In the true spirit of “the show must go on”, Winona’s Minnesota Marine Art Museum is continuing to install new exhibitions – even while being closed to the public during the COVID-19 pandemic. The latest show features the work of Christy Lee Rogers, who creates beautiful, complex, and colorful photographs of individuals and groups underwater. The fluid compositions, choreography, costumes, dramatic lighting, and bold colors Rogers employs in her large-scale digital images are reminiscent of 17th century Baroque paintings by European masters such as Caravaggio and Rubens. Her work is exhibited globally and she is the winner of the 2019 Sony World Photographer of the Year award.
But, art lovers, don’t panic, although the MMAM remains closed to the public for the time being, the museum has also set up a beautiful and thorough online exhibition on their website.
You can view the exhibition here.
About the Minnesota Marine Art Museum
Built on the pastoral shore of the Mississippi River and surrounded by swaying native prairie plantings, the Minnesota Marine Art Museum boasts a collection of fine art that rivals even the most cosmopolitan cities.
Picasso, Van Gogh, Renoir, Matisse and the work of scores of other painting masters hang in the treasured galleries here, each depicting a scene that celebrates navigable waterways. Local folk art and visiting internationally-acclaimed shows, as well as a sunny terrace for whiling away some time, round out this museum’s much-celebrated offerings.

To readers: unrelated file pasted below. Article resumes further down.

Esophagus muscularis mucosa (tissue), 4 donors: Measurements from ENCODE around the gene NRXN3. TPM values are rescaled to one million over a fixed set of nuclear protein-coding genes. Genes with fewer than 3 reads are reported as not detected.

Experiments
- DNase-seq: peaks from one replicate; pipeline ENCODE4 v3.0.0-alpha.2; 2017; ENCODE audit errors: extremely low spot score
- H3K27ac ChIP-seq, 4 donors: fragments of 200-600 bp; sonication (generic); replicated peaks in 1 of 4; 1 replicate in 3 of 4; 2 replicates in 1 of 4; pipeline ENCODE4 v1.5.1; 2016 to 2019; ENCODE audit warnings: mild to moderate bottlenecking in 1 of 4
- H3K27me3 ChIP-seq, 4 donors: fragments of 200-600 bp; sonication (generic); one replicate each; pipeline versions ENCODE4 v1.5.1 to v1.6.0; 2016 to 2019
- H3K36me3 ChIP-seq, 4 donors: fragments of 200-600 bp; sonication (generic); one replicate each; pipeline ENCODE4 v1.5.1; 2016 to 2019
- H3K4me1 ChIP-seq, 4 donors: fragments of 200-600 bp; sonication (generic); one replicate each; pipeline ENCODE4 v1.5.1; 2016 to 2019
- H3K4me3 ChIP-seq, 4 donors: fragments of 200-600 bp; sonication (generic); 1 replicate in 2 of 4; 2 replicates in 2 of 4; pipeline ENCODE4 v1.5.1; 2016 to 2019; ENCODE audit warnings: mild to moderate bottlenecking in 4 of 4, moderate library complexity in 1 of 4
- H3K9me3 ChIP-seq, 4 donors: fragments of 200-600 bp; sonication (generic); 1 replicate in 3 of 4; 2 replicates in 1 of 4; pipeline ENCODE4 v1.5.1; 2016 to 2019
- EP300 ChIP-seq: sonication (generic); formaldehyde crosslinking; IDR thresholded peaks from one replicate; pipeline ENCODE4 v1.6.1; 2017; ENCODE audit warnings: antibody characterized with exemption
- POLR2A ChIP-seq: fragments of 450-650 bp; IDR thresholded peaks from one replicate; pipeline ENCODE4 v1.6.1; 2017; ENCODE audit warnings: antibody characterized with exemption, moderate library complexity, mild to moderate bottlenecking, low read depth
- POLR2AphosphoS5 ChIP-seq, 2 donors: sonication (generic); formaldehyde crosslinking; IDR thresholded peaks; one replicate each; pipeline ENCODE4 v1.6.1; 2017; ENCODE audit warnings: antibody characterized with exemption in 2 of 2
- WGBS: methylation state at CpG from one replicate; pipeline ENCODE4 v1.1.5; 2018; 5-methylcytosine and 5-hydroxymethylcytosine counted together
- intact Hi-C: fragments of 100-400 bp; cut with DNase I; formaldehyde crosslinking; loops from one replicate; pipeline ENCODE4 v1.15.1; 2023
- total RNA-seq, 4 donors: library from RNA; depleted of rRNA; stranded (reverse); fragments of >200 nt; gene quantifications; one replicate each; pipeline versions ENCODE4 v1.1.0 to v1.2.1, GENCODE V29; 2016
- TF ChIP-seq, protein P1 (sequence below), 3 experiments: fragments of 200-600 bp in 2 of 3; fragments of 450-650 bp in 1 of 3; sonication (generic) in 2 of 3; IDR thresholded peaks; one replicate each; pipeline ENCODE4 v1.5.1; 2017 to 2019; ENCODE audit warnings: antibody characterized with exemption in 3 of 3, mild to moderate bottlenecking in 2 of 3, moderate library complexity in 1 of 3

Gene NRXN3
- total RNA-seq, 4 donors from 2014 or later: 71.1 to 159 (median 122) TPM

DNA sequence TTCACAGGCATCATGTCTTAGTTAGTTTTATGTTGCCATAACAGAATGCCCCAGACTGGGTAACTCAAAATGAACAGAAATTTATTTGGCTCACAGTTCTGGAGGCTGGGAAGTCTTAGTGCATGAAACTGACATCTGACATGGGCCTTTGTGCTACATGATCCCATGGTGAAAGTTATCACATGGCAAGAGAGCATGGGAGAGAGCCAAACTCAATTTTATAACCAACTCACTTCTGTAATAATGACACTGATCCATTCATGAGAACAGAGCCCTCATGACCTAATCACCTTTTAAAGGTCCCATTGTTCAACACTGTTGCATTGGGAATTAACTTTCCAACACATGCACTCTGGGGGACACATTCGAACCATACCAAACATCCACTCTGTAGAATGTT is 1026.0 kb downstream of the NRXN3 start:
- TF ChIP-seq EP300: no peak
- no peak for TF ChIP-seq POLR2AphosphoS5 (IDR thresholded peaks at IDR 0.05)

About Christy Lee Rogers
Christy Lee Rogers (American, b. 1972) is a visual artist from Kailua, Hawaii. She creates beautiful, complex, and colorful photographs and videos of individuals and groups underwater. The fluid compositions, choreography, costumes, dramatic lighting, and bold colors Rogers employs in her large-scale digital images are reminiscent of 17th century Baroque paintings by European masters such as Michelangelo Merisi da Caravaggio (1571-1610) and Peter Paul Rubens (1577-1610). Her obsession with water as a medium breaks the conventions of contemporary photography. Rogers applies her cunning technique to a barrage of bodies submerged in water during the night, and creates her effects using the refraction of light. Through a fragile process of experimentation, she builds elaborate scenes of coalesced colors and entangled bodies that exalt the human character as one of vigor and warmth, while also capturing the beauty and vulnerability of the tragic experience that is the human condition.
Rogers’ works have been exhibited globally, featured in international magazines, including Vogue, Harper’s Bazaar Art China, Elle Decoration, Global Times, The Independent, Casa Vogue, Photo Technique, Photo Korea, and more, and recently has been commissioned by Apple to create underwater images with the iPhone 11Pro, as well as being featured in one of their behind-the-scenes process films. Rogers’ art has been featured on several music album covers, including Orchesography, for the band Wang Chung, and her images were selected for the 2013–2014 performance season of the Angers-Nantes Opera in France. She has won dozens of international awards and honors, most recently recently the Open Photographer of the Year at the Sony World Photography Awards in 2019. Rogers currently lives and works in Nashville, TN, where she also works as a mother, filmmaker, and musician.